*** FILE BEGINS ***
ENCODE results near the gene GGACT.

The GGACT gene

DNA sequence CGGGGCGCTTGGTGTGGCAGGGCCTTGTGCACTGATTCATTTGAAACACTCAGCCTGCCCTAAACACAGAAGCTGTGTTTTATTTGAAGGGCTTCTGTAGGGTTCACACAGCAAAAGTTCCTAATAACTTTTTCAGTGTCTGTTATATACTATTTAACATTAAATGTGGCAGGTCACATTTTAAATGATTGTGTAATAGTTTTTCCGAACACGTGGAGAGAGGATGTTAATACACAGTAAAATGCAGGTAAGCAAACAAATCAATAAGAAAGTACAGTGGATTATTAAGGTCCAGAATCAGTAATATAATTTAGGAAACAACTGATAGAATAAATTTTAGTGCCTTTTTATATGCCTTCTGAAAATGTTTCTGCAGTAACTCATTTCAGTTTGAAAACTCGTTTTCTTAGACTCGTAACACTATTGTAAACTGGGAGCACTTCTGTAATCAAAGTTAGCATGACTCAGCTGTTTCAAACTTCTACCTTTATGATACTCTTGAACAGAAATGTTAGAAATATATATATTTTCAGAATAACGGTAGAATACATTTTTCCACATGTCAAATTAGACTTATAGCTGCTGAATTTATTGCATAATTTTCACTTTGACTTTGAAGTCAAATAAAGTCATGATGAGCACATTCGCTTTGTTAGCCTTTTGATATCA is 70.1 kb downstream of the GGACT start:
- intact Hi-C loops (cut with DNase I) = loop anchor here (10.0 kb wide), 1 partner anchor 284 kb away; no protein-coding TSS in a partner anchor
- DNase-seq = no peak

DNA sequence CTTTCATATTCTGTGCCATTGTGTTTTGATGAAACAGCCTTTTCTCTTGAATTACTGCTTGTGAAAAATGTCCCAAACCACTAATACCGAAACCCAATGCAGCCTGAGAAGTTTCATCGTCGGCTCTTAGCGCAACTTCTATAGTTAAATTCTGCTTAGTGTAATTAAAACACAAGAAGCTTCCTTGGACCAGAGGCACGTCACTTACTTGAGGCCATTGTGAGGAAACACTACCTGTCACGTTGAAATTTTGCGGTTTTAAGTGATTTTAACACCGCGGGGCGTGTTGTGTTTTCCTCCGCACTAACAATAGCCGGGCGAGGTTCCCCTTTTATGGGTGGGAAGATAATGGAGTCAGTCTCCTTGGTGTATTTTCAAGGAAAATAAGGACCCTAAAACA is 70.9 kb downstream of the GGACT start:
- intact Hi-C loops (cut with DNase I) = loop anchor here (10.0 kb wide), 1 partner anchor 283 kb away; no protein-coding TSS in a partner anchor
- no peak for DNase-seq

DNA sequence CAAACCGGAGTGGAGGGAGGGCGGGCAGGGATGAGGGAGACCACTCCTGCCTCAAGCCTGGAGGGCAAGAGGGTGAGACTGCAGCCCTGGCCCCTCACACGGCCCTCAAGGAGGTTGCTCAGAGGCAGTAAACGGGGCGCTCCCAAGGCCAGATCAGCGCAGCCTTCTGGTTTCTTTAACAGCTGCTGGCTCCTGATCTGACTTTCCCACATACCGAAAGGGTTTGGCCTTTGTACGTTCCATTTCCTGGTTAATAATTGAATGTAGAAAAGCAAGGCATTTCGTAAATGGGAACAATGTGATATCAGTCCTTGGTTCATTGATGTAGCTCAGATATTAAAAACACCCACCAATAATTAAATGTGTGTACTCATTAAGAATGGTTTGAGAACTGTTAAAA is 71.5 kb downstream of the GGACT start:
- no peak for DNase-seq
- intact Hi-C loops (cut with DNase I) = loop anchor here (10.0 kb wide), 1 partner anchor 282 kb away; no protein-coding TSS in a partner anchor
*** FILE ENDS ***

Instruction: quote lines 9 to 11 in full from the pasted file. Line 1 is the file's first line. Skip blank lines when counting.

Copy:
DNA sequence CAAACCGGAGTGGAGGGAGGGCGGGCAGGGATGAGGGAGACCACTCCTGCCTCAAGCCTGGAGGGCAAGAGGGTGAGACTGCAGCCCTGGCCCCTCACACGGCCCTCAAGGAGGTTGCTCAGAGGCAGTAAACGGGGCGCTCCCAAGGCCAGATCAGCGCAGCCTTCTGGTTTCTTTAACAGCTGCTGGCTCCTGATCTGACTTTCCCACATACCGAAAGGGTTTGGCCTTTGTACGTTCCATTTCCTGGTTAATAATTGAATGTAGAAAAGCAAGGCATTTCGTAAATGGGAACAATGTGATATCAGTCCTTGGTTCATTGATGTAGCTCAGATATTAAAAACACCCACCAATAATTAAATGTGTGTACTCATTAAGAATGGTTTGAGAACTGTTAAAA is 71.5 kb downstream of the GGACT start:
- no peak for DNase-seq
- intact Hi-C loops (cut with DNase I) = loop anchor here (10.0 kb wide), 1 partner anchor 282 kb away; no protein-coding TSS in a partner anchor